This summer Altitude participated in three brewing collaborations. Brewers gathering together to brew is nothing new, but this new wave of collaboration beers is changing the American craft beer scene in very good ways. In the same way that genetic diversity is needed for physical health, ideological diversity is needed for mental health. When we gather together to brew one beer, no two brewers have the same ideas or brewing practices, creating an environment where we can learn from one another and hopefully discern better practices which result in a higher standard of quality. While it is not true that every brewer has the ability to listen to others and make improvements, collaborations demonstrate a commitment to serving you, the patron of craft beer, a product created with high standards in mind.
Which leads to an interesting note about craft beer culture. Why are competing businesses sharing ideas that help one another out? First, I don’t think collaborations are supposed to make sense. In fact, financially they certainly don’t. Second, each brewery has a different reason for collaborating. But on a very fundamental level, I think brewers want people to have a good experience with beer regardless of who’s beer he or she is drinking.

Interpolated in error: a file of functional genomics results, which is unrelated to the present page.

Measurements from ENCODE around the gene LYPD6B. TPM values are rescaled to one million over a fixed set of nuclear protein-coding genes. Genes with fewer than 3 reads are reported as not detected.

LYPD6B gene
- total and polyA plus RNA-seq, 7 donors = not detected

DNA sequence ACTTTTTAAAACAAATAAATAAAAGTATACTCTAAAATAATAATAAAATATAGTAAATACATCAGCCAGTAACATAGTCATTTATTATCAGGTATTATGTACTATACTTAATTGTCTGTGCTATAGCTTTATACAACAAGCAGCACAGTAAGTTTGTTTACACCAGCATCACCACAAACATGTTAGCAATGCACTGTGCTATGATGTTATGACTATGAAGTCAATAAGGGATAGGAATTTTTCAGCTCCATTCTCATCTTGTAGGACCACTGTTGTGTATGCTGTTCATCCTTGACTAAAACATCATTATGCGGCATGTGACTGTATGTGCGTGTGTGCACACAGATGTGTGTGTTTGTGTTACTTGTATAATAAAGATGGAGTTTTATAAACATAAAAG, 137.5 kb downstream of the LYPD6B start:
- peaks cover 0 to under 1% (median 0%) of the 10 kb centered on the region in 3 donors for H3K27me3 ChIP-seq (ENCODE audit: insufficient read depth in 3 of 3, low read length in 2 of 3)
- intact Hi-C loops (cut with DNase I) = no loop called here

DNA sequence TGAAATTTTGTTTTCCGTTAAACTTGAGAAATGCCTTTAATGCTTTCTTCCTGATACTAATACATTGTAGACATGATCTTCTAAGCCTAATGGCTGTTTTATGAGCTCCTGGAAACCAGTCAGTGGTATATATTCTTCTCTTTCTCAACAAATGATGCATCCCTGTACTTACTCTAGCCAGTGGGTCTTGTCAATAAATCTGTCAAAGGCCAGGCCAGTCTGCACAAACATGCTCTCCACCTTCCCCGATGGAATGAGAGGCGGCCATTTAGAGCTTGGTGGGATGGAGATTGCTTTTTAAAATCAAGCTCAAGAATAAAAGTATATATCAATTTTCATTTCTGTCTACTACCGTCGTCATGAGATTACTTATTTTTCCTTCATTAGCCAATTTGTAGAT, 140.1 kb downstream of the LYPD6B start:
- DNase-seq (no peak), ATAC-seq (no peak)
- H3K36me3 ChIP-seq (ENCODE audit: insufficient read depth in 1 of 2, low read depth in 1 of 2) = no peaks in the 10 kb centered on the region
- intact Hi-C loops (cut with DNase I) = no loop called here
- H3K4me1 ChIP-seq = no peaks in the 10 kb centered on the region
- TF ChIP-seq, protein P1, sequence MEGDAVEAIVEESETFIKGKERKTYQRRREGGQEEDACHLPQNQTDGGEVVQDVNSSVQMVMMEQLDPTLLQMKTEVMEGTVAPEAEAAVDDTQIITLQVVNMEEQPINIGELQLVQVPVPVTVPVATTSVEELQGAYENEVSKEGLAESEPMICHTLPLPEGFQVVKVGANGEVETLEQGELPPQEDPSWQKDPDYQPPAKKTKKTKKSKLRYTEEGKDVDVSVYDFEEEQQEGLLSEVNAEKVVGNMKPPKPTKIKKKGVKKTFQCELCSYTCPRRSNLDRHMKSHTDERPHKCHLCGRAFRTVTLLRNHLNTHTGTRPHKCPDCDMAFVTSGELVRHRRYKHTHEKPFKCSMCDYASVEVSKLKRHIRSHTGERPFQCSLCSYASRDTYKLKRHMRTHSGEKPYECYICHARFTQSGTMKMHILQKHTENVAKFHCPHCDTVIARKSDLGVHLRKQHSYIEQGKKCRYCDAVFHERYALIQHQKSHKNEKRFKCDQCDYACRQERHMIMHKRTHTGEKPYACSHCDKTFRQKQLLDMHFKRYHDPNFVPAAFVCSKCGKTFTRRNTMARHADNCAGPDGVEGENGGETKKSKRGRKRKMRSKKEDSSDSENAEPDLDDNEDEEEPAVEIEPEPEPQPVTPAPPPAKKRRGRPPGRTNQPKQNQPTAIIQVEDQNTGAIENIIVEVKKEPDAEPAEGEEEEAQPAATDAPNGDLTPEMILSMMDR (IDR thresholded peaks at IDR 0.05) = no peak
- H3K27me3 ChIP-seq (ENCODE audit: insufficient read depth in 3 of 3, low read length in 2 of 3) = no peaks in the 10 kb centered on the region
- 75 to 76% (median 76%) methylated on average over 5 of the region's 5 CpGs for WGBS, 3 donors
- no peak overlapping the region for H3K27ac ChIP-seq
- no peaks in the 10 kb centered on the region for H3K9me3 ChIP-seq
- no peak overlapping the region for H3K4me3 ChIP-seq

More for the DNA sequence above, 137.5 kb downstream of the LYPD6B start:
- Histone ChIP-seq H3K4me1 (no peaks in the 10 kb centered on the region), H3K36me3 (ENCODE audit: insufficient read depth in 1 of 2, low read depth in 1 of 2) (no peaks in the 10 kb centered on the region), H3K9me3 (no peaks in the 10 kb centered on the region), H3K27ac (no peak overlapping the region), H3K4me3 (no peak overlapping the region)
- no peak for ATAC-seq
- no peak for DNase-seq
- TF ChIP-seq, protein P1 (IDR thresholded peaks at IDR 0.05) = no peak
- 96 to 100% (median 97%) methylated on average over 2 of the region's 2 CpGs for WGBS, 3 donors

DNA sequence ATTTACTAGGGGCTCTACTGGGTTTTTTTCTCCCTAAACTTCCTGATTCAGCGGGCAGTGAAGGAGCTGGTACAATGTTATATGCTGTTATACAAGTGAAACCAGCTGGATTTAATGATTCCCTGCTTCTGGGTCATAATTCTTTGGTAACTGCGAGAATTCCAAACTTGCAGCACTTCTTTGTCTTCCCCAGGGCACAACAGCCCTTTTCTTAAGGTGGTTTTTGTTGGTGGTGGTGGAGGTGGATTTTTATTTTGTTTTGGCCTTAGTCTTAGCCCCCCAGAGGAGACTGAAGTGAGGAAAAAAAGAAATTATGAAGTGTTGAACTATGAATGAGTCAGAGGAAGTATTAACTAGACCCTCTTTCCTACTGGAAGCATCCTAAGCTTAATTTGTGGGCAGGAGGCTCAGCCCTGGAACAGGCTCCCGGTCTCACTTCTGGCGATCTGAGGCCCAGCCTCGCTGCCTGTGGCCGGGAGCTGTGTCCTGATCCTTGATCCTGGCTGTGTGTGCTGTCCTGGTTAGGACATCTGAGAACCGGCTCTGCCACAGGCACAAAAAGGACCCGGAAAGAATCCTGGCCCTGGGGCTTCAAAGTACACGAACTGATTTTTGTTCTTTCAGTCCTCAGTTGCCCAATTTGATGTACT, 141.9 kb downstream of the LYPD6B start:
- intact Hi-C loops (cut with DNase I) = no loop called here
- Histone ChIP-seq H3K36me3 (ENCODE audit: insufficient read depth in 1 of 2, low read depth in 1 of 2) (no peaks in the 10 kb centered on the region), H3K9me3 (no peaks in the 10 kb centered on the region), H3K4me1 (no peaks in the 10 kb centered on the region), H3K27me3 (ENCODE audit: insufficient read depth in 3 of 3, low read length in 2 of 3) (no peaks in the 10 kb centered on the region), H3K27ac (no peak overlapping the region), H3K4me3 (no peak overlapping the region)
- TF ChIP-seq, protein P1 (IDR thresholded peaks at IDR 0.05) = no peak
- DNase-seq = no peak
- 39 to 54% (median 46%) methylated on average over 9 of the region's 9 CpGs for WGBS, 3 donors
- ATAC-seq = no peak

Notes on each collaboration
* April 20th: Wind River Brewing Co hosted a state-wide collaboration, where 13 of Wyoming’s 14 breweries participated in the production of an IPA. Simply awesome to see an entire state rally together like that.
* May-June: Jeff Doyle from Odell’s Brewing in Fort Collins traveled up to Laramie with some incredible hops and made an IPA unlike any I’ve ever tasted. The following month I traveled to Odell’s and made a partial sour mash on their pilot system which they poured at the Downtown Laramie Brew Fest.
* July 30th: A handful of mountain region reps from Sierra Nevada joined me in Laramie to brew a SN Pale Ale clone for an in-house competition they have each year in Chico, CA. This unlikely relationship began when fellow Altitude brewer, Jared Long, traveled to Chico last autumn for Beer Camp where he, along with other home brewers from across the nation, brewed Alternate Ending.